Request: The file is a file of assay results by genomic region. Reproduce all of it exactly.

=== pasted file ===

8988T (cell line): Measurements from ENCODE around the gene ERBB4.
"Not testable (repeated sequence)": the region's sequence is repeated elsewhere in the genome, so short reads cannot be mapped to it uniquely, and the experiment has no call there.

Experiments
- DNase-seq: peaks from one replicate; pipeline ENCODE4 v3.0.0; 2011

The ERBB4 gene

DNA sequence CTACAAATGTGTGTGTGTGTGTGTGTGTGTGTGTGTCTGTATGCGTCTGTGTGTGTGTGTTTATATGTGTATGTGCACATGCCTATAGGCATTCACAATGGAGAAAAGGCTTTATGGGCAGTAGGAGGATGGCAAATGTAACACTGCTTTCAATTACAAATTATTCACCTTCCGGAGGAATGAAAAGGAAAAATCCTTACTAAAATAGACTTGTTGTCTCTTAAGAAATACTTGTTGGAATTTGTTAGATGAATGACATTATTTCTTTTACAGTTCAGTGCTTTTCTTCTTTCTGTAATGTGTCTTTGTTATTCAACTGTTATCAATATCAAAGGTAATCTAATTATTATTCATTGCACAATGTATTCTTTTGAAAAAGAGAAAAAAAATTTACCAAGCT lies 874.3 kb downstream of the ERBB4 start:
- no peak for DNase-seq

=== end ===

8988T (cell line): Measurements from ENCODE around the gene ERBB4.
"Not testable (repeated sequence)": the region's sequence is repeated elsewhere in the genome, so short reads cannot be mapped to it uniquely, and the experiment has no call there.

Experiments
- DNase-seq: peaks from one replicate; pipeline ENCODE4 v3.0.0; 2011

The ERBB4 gene

DNA sequence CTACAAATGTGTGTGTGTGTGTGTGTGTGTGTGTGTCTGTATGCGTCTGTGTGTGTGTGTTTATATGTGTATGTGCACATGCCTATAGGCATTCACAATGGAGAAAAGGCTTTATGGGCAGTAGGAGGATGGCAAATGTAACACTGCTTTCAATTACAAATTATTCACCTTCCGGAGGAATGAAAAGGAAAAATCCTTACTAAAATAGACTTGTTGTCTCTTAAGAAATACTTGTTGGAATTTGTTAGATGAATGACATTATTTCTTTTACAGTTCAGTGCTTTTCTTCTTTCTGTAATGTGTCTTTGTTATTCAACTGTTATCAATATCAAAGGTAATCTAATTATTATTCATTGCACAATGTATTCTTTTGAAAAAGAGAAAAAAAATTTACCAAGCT lies 874.3 kb downstream of the ERBB4 start:
- no peak for DNase-seq